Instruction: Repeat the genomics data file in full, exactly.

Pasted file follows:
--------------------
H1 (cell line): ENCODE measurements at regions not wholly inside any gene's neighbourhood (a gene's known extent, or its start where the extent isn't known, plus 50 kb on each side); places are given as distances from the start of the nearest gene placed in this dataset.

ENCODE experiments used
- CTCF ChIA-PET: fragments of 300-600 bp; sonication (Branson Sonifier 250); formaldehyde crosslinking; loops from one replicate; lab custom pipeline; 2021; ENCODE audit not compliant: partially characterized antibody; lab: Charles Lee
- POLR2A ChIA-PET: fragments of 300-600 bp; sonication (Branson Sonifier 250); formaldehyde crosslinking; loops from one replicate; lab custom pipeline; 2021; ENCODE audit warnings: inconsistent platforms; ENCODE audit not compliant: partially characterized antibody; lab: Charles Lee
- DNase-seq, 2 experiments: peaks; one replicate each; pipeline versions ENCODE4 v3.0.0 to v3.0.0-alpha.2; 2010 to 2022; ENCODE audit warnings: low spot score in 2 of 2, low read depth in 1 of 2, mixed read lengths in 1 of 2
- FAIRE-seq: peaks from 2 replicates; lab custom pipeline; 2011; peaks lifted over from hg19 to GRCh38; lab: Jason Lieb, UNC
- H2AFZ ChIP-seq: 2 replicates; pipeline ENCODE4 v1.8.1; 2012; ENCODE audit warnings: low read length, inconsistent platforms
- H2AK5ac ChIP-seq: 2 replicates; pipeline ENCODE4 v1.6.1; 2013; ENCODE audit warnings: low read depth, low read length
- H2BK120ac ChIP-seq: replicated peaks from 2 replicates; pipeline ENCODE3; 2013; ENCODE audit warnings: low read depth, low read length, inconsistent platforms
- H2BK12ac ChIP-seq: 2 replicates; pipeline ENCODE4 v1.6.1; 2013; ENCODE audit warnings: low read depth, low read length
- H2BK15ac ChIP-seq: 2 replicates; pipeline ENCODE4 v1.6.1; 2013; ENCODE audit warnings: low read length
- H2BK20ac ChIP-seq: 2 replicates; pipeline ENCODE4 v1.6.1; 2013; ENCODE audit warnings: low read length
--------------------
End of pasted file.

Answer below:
H1 (cell line): ENCODE measurements at regions not wholly inside any gene's neighbourhood (a gene's known extent, or its start where the extent isn't known, plus 50 kb on each side); places are given as distances from the start of the nearest gene placed in this dataset.

ENCODE experiments used
- CTCF ChIA-PET: fragments of 300-600 bp; sonication (Branson Sonifier 250); formaldehyde crosslinking; loops from one replicate; lab custom pipeline; 2021; ENCODE audit not compliant: partially characterized antibody; lab: Charles Lee
- POLR2A ChIA-PET: fragments of 300-600 bp; sonication (Branson Sonifier 250); formaldehyde crosslinking; loops from one replicate; lab custom pipeline; 2021; ENCODE audit warnings: inconsistent platforms; ENCODE audit not compliant: partially characterized antibody; lab: Charles Lee
- DNase-seq, 2 experiments: peaks; one replicate each; pipeline versions ENCODE4 v3.0.0 to v3.0.0-alpha.2; 2010 to 2022; ENCODE audit warnings: low spot score in 2 of 2, low read depth in 1 of 2, mixed read lengths in 1 of 2
- FAIRE-seq: peaks from 2 replicates; lab custom pipeline; 2011; peaks lifted over from hg19 to GRCh38; lab: Jason Lieb, UNC
- H2AFZ ChIP-seq: 2 replicates; pipeline ENCODE4 v1.8.1; 2012; ENCODE audit warnings: low read length, inconsistent platforms
- H2AK5ac ChIP-seq: 2 replicates; pipeline ENCODE4 v1.6.1; 2013; ENCODE audit warnings: low read depth, low read length
- H2BK120ac ChIP-seq: replicated peaks from 2 replicates; pipeline ENCODE3; 2013; ENCODE audit warnings: low read depth, low read length, inconsistent platforms
- H2BK12ac ChIP-seq: 2 replicates; pipeline ENCODE4 v1.6.1; 2013; ENCODE audit warnings: low read depth, low read length
- H2BK15ac ChIP-seq: 2 replicates; pipeline ENCODE4 v1.6.1; 2013; ENCODE audit warnings: low read length
- H2BK20ac ChIP-seq: 2 replicates; pipeline ENCODE4 v1.6.1; 2013; ENCODE audit warnings: low read length